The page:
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    1. 1.1 Each of the ten first leaders of the Sikh religion.
      • ‘They were of the Sikh gurus and their followers, teaching, fighting and suffering, but mainly suffering.’
      • ‘The author does not know the name of the last guru of the Sikhs.’
      • ‘Bawa's family is directly descended from the family of the third Sikh guru.’
      • ‘Thus, the guru formed the Khalsa, or ‘the Pure,’ the casteless community of Sikhs.’
      • ‘Like Ashtalakshmi panel, the panel of Sikh gurus is very much in demand, says Ms. Krishnan.’
      • ‘Of the 10 Sikh gurus, nine visited the town, the only exception being Guru Angad Dev.’
      • ‘Then in 1708 the last Sikh guru, Gobind Singh was assassinated by a local Mughal commander.’
      • ‘They learn about Sikh history, including the teachings of the 10 gurus, which form the foundation of the faith.’
      • ‘It soon spread throughout Punjab, and the fourth guru, Ram Das, established the holy city of Amritsar.’
      • ‘They celebrated the 338th birth anniversary of Guru Gobind Singh, the tenth guru of Sikhs, with a variety of functions on Sunday.’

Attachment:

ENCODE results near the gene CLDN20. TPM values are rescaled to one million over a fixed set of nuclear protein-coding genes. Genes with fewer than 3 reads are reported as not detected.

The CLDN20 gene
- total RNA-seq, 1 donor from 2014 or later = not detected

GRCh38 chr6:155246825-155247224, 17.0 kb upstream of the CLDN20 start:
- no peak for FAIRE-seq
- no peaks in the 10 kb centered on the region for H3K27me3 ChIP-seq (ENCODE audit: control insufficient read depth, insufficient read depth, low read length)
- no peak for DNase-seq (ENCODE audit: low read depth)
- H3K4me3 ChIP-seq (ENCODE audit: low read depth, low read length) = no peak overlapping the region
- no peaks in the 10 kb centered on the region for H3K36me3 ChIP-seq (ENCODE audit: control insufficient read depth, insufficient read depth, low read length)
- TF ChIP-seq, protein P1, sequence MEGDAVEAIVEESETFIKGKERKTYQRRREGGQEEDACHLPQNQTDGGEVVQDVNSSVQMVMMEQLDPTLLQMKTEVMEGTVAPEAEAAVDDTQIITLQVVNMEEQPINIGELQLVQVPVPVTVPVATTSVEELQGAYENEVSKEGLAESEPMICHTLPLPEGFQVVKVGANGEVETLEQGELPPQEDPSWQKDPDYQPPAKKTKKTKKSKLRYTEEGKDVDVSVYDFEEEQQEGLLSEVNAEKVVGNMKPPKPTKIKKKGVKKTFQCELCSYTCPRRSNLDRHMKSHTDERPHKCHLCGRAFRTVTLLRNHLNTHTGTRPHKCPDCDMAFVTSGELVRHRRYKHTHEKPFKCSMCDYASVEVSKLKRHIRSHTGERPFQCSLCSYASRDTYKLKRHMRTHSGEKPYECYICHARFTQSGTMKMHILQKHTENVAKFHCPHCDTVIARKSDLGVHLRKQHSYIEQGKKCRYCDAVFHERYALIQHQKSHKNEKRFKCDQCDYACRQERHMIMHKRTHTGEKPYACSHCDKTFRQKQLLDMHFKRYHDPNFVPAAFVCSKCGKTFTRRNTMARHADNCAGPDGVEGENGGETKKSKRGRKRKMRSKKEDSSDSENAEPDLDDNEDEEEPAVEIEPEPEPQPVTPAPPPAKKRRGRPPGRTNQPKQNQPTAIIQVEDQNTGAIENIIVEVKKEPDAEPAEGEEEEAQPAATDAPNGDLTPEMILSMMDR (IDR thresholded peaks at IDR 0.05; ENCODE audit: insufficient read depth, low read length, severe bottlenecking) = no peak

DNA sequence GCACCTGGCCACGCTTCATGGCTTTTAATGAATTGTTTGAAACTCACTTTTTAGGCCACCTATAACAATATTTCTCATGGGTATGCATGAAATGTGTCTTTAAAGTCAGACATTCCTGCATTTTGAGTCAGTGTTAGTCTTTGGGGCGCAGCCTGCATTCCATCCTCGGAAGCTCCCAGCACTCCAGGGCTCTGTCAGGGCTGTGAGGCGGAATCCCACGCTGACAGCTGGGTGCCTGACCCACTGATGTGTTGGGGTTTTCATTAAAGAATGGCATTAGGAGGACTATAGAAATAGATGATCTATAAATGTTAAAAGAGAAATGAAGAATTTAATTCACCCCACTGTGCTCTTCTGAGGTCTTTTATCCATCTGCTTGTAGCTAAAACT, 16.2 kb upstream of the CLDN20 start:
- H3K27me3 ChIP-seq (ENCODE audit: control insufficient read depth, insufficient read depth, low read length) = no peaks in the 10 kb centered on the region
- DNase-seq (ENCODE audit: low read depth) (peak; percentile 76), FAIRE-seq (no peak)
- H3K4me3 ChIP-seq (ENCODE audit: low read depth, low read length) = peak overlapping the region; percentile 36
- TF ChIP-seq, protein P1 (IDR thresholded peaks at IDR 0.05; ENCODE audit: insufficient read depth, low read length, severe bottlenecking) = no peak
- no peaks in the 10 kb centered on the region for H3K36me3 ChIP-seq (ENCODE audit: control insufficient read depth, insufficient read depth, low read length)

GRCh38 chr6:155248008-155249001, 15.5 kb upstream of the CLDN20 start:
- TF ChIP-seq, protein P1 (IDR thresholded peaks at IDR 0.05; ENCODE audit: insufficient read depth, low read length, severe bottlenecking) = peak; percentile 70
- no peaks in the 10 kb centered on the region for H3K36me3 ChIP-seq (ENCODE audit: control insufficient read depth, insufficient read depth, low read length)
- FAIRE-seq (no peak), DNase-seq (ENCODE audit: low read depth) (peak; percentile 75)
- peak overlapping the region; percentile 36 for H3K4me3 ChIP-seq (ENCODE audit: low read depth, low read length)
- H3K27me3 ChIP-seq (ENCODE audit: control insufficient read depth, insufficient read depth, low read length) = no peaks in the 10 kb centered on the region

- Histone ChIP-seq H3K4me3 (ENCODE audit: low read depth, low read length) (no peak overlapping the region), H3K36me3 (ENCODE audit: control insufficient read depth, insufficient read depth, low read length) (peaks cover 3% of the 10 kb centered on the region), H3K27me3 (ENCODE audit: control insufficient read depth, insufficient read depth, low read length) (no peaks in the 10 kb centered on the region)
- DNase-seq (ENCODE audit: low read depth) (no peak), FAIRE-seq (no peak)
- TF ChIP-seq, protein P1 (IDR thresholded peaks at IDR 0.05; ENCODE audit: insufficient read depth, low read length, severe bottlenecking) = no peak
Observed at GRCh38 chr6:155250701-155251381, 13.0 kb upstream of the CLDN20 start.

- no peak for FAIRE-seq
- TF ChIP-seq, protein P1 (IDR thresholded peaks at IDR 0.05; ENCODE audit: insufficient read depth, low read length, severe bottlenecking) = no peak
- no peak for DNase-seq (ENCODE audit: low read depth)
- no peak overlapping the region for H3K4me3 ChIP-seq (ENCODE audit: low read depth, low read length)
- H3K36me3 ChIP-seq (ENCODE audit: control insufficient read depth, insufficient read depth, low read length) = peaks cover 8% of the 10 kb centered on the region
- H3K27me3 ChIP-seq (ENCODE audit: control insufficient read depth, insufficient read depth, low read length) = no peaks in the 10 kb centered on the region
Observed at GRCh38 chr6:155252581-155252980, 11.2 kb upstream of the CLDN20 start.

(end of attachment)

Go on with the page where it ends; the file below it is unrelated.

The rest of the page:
• ‘Beginning from the birth of the first guru, Guru Nanak, in 1469, Daljeet recounts the lives of the ten gurus and their teachings.’
      • ‘The day also commemorates the founding of the Khalsa by the tenth guru, Guru Govind Singh.’
      • ‘Sikh leaders, gurus and elites were written about, but not dissenting movements, religious mobilisations, and the diversity of cultures within Sikhism itself.’
      • ‘The religious compositions of the Sikh gurus combine aspects of classical Indian music with popular Punjabi folk tunes.’
      • ‘The Gurudwara has facilities for lodging and boarding for visitors and Sikh gurus who come from outside Bangalore, during cultural and religious meets.’
      • ‘The holy book was enjoined upon the Sikhs as the eternal and spiritual Guru by Guru Gobind Singh, the tenth and the last Sikh guru.’
      • ‘By praising the aggressors of our country, one is not only praising terror and the terrorist tendencies, but also demeaning the sacrifices made by the Sikhs and the Sikh gurus.’
      • ‘Hundreds of thousands who had already arrived crowded into the temple on Tuesday behind the president to view the book, a collection of verses by Sikh gurus of the past.’
      • ‘After a very dull and rainy morning, things seemed to brighten up today, allowing the yearly ceremony by the Sikhs celebrating the birth of their guru to take place.’
      • ‘The authors of the verses of the Guru Grantha Sahib are not only the Sikh gurus, but also Hindu poet-saints.’
    2. 1.2 An influential teacher or popular expert.
      ‘a management guru’
      • ‘Management gurus elsewhere were talking about how the only thing that business could be certain of was change.’